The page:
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Five Tweets on Calgary’s water shortage crisis


Ian Dyer fills a water jug with help from a friend at an emergency supply provided by the city as work to repair a major water main stretches into a second day in Calgary, Friday, June 7, 2024. The Canadian Press/Jeff McIntosh

Calgarians are dealing with major water woes, as some enter their 14th day without a proper water supply.

On June 5, the City of Calgary issued a notice of an “extensive water main break” and that Calgarians should be prepared to reduce their water usage. The day after, city officials explained the main break was on a primary transmission line that carries water across Calgary.

On June 7, City officials asked Calgarians to reduce their water usage by 25 percent, commenting, “If Calgarians do not reduce our water use, we are at risk of running out.” Repair crews were then sent to the water main. They removed the broken section of the pipe, a key step in the restoration process. At the time, the repairs were expected to take five to seven days to be completed.

Five days later, two men working on the water main were hospitalized after being injured at the job site. Installation work is paused for an Occupational Health and Safety Alberta inspection, but inspection work continues.

On June 14, city officials announced to Calgarians that water restrictions would remain in place for an additional three to five weeks due to more damage found in the water main. Calgary Mayor Jyoti Gondek declared that Calgary was in an official state of emergency after they discovered the additional damage.

Here are five Tweets capturing the water crisis going on in Calgary.

Sixty percent of Calgary’s treated water supply had been cut off as of June 5th, leaving Calgarians with minimal water to carry out day-to-day tasks involving water consumption or usage.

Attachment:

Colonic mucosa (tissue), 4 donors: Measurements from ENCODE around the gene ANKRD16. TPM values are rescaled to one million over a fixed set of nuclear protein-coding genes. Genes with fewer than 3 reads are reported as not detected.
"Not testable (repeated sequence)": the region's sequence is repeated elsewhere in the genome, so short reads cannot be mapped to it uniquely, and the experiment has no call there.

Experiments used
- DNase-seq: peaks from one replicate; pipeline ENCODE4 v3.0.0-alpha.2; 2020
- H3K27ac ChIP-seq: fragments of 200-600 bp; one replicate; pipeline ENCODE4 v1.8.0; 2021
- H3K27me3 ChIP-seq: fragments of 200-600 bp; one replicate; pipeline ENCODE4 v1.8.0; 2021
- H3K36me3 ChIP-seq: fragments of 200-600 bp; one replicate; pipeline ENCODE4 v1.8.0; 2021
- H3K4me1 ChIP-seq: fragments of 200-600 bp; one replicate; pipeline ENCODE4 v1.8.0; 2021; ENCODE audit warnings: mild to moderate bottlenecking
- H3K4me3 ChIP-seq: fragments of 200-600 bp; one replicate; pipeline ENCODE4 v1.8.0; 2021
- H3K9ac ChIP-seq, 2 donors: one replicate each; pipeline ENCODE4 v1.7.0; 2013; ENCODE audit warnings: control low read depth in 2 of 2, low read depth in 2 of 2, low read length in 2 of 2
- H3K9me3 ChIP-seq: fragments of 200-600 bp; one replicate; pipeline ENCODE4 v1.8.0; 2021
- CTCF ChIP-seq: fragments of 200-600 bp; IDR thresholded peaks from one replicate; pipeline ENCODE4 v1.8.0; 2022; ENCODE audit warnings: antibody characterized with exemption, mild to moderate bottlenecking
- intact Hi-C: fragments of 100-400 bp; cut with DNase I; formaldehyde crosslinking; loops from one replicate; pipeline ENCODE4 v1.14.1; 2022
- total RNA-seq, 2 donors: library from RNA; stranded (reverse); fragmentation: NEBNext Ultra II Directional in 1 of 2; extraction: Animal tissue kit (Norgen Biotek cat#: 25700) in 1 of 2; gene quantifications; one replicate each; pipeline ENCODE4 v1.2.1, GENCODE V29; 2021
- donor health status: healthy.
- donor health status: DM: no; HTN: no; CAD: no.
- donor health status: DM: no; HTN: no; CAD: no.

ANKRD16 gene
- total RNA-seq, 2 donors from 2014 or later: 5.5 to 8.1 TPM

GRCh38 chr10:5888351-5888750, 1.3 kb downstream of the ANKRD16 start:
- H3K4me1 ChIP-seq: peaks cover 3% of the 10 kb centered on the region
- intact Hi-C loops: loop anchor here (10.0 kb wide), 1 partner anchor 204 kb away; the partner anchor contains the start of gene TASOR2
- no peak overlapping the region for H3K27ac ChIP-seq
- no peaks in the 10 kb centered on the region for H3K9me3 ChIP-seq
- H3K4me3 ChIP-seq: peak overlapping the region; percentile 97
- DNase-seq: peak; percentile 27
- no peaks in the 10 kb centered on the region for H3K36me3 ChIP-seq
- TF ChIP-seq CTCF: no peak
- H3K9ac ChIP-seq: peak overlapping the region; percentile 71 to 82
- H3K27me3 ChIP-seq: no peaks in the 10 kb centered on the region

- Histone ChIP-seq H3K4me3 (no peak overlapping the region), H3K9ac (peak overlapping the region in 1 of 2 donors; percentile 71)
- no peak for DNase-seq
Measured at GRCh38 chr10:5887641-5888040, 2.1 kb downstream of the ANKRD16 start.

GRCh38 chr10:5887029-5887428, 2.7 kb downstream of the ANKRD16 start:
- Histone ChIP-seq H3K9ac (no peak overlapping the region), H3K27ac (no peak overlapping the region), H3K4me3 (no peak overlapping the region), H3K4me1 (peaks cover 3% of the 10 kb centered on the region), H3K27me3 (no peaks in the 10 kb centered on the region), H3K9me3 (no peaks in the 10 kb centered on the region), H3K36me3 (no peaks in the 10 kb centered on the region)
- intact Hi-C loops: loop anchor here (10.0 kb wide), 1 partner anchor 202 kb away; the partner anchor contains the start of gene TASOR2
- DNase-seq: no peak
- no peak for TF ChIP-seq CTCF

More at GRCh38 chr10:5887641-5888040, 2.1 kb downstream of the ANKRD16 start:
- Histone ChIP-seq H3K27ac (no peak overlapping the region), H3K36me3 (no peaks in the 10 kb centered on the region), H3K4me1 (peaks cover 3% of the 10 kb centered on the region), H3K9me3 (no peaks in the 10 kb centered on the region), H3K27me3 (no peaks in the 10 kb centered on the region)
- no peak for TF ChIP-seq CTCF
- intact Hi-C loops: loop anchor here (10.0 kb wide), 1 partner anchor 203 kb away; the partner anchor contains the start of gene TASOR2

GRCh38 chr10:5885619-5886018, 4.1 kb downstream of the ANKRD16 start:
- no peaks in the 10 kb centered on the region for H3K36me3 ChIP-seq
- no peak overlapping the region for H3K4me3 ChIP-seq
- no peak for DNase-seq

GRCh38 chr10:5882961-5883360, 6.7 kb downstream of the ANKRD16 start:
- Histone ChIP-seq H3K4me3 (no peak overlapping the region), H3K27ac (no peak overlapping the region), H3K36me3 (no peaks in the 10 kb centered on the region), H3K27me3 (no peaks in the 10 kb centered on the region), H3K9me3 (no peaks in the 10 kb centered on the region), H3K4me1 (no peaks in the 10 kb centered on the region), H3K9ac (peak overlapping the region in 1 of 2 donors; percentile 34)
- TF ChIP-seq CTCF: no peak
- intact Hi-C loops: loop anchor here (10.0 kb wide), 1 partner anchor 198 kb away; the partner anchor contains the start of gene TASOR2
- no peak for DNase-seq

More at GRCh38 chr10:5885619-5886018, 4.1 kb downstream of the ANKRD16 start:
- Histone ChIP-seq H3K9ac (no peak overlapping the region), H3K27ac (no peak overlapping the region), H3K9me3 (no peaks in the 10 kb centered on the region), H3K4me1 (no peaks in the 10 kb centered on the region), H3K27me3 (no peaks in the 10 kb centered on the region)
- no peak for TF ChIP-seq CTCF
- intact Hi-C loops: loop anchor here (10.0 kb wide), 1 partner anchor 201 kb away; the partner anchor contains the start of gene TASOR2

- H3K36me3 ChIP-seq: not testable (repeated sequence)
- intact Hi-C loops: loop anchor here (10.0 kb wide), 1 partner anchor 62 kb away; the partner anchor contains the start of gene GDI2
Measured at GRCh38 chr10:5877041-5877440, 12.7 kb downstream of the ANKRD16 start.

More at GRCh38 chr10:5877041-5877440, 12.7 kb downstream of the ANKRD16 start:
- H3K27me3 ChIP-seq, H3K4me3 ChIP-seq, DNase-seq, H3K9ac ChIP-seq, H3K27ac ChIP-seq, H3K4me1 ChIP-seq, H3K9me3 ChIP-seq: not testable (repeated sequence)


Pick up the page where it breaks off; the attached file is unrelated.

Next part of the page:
In addition to the imposed limits on water usage, the City of Calgary also established a phone line where callers can report fellow citizens for misusing water.

To conserve water based on the City of Calgary’s recommendations, Calgarians are advised to flush the toilet only after certain uses, limit showers to three minutes, brush their teeth with the tap off, and scrape dirty dishes as opposed to rinsing. More than 1,700 water misuse calls have been made, resulting in more than 1,000 verbal and written warnings being issued.

Similar to cottage rules, residents in Canada’s fourth largest city have been essentially told by the City of Calgary “If it’s yellow let it mellow, if it’s brown, flush it down.”

A public art display in downtown Calgary’s Stampede Park cost taxpayers $2.25 million. Another $4.9 million of taxes went towards protected bike lanes in Calgary’s Beltline. The creation of Calgary’s new slogan, “Blue Sky City,” cost taxpayers $4.8 million over four years.

Some Calgarians are now voicing their displeasure with this spending, viewing it as nice-to-have extras at the expense of funding the necessary upkeep of vital infrastructure like the city’s most vital water main. The cost of the water main repair has yet to be officially disclosed.

Meanwhile, James Smith, a professor of engineering at York University, commented that Conservative calls for axing taxes and small government, as well as politicians’ neglect of issues facing critical infrastructure, contributed to the water main break in Calgary.

Finally, Jenniffer “Elle” Laewetz, an Indigenous policy and government relations professional, drew comparisons to drinking water advisories in First Nations communities, some of which date back nearly 30 years. According to a 2024 government of Canada report, there were four long-term drinking water advisories on Alberta reserves since 2009. Some of the advisories lasted nearly a decade before being lifted by the federal government.

The repairs may not be completed until after the Calgary Stampede, which begins on July 5 and ends on July 14. In recent years, the Stampede has brought at least $282.5 million to the Calgary economy. For the first time, the world’s largest outdoor rodeo, its guests, and livestock could be without municipal water.

The Week in Polling: Young British Columbians want to escape their costly province, Trudeau’s successor, mandatory national service in the U.K., and the Edmonton Oilers


Justin Trudeau speaks during a Liberal Party of Canada fundraiser in Ottawa, on Monday, June 10, 2024. The Canadian Press/Spencer Colby

This is The Week in Polling, your Saturday dose of interesting numbers from top pollsters in Canada and around the world, curated by The Hub. Here’s what we’re looking at this week.

British Columbians ages 18-34 are ready to leave the province due to high home prices

Young British Columbians are feeling the pressure of the province’s starkly unaffordable housing market, so much so that many are ready and willing to leave their home province for greener, and most likely cheaper, pastures.

In 2024, the average price of a home in British Columbia has reached just over a million dollars. Compared to other provinces, B.C.’s homes are, on average, by far the most expensive.